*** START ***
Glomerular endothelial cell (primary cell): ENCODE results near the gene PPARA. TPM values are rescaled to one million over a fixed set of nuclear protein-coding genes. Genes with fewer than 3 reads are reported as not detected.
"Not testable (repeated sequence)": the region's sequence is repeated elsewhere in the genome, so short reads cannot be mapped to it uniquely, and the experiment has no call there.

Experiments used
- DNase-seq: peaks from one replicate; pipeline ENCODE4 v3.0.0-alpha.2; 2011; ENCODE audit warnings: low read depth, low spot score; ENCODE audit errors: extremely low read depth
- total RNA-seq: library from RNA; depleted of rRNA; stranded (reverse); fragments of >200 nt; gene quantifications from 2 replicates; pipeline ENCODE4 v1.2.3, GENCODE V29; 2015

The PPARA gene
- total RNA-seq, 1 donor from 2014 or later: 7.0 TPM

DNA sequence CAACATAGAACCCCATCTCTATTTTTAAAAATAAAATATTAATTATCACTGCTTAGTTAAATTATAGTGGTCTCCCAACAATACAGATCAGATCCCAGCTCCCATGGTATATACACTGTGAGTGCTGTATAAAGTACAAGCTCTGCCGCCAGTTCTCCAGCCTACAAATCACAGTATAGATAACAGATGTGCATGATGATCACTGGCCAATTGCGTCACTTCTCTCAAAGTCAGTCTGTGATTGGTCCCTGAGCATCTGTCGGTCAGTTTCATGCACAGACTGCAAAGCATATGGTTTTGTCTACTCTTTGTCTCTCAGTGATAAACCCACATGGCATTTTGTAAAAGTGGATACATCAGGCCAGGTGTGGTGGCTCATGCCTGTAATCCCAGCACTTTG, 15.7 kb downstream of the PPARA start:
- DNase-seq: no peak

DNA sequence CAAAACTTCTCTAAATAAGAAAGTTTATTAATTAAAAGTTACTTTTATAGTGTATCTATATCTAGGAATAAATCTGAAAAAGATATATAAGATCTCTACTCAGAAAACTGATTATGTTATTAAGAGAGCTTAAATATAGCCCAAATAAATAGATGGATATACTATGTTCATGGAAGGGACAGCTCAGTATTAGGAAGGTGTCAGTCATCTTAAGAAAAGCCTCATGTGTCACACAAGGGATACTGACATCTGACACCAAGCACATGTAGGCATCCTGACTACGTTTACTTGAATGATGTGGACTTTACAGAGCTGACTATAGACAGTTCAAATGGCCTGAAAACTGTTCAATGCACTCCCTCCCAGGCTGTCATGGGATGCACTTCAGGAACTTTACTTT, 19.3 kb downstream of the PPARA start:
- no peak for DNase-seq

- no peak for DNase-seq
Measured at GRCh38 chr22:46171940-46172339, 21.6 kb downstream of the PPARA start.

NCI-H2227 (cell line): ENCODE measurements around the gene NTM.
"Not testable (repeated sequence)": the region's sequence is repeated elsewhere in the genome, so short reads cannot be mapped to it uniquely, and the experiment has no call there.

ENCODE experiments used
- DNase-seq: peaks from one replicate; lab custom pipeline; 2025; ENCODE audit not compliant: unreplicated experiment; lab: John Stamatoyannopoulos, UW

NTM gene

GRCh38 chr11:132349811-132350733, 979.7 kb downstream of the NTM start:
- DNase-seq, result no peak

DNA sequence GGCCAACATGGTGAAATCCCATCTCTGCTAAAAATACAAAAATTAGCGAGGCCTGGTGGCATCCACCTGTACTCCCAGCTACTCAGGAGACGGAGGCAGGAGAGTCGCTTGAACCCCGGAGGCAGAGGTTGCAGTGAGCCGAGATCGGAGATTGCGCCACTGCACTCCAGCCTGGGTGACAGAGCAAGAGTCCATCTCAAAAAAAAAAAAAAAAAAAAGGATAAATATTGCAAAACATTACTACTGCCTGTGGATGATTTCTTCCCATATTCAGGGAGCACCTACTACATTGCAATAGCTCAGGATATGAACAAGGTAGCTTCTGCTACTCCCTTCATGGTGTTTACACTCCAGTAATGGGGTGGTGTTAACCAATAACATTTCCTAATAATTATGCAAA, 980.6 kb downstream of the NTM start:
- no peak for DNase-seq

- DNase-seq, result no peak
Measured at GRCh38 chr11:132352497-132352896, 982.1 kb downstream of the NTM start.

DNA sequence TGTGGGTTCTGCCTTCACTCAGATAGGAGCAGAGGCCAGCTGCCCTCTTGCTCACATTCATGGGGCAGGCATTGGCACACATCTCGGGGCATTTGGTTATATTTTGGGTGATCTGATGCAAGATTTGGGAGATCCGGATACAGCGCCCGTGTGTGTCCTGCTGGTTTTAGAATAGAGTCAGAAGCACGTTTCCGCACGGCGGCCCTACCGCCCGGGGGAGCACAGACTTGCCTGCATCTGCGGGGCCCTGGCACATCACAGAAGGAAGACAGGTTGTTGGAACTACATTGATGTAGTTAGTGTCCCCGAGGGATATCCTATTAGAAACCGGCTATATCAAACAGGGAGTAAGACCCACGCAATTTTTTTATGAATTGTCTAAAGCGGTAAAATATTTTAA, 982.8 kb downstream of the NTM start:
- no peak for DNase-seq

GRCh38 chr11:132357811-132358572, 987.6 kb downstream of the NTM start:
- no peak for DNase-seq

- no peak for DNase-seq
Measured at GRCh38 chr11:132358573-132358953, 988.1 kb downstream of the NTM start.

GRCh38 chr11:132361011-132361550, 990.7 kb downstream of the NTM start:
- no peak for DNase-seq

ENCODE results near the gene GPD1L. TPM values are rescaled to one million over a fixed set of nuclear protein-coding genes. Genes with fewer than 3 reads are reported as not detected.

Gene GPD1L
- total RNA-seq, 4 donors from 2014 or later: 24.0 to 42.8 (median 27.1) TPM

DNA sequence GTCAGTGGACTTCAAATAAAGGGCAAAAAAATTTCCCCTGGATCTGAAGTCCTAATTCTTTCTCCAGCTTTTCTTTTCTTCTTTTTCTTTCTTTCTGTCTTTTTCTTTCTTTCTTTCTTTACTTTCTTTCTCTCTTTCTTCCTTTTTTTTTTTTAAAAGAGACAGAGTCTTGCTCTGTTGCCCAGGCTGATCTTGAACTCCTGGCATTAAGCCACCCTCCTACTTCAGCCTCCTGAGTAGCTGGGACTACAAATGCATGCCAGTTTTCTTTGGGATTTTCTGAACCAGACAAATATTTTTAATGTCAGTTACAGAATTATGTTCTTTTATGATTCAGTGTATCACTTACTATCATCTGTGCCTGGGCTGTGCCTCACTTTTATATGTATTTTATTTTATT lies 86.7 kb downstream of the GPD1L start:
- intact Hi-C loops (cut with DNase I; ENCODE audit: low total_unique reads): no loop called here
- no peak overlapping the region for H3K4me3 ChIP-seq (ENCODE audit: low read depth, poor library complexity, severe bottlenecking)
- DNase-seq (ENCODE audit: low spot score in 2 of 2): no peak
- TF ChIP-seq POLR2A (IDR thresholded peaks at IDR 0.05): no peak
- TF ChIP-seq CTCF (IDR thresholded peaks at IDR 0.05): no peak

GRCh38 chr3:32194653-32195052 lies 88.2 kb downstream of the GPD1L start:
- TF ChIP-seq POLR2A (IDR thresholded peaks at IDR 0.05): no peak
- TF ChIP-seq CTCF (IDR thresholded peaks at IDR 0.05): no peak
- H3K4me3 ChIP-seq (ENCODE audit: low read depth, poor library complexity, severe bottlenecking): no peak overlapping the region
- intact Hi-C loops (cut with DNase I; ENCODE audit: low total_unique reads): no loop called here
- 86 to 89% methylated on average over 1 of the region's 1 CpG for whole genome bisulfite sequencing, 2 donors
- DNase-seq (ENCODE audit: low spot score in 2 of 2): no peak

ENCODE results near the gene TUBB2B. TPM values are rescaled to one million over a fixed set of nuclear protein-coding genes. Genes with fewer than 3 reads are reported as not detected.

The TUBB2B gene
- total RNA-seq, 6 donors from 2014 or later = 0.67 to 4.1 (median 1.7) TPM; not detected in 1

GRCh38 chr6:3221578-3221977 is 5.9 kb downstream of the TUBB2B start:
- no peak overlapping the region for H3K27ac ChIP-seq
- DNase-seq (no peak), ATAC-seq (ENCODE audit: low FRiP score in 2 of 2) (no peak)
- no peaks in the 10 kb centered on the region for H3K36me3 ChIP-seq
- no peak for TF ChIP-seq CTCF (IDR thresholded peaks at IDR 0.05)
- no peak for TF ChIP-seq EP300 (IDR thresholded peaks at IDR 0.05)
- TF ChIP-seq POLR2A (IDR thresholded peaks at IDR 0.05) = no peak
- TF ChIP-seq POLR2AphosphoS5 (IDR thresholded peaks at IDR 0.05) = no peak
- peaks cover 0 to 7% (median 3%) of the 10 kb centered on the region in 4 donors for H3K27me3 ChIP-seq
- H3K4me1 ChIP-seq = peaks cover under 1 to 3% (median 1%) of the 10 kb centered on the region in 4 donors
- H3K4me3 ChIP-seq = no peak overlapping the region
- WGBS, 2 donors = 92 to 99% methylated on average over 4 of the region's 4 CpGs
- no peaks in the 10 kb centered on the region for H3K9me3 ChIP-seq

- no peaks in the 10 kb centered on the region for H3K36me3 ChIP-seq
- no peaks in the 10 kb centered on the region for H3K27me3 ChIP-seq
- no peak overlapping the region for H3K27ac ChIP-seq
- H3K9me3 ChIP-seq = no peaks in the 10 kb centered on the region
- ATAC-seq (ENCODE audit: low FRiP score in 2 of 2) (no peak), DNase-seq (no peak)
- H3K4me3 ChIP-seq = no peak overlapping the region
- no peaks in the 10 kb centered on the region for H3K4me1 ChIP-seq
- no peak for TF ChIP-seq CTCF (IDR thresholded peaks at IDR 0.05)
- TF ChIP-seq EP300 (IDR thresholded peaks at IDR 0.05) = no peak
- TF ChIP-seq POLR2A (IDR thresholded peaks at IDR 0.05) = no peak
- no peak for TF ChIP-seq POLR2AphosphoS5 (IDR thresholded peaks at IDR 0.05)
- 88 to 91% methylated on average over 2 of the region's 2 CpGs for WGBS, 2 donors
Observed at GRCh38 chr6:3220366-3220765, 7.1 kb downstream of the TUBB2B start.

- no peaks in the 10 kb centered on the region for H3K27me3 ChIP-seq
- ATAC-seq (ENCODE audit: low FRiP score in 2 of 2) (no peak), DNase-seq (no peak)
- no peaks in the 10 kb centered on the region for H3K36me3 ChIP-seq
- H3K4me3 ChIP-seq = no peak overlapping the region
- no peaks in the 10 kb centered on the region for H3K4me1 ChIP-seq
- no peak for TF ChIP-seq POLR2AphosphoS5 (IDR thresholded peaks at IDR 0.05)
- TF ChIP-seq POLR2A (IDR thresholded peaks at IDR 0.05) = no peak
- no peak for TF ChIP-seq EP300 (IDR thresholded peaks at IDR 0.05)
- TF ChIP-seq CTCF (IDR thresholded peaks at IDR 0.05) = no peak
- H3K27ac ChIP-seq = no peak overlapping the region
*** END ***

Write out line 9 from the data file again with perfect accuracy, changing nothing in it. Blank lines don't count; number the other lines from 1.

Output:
- DNase-seq: no peak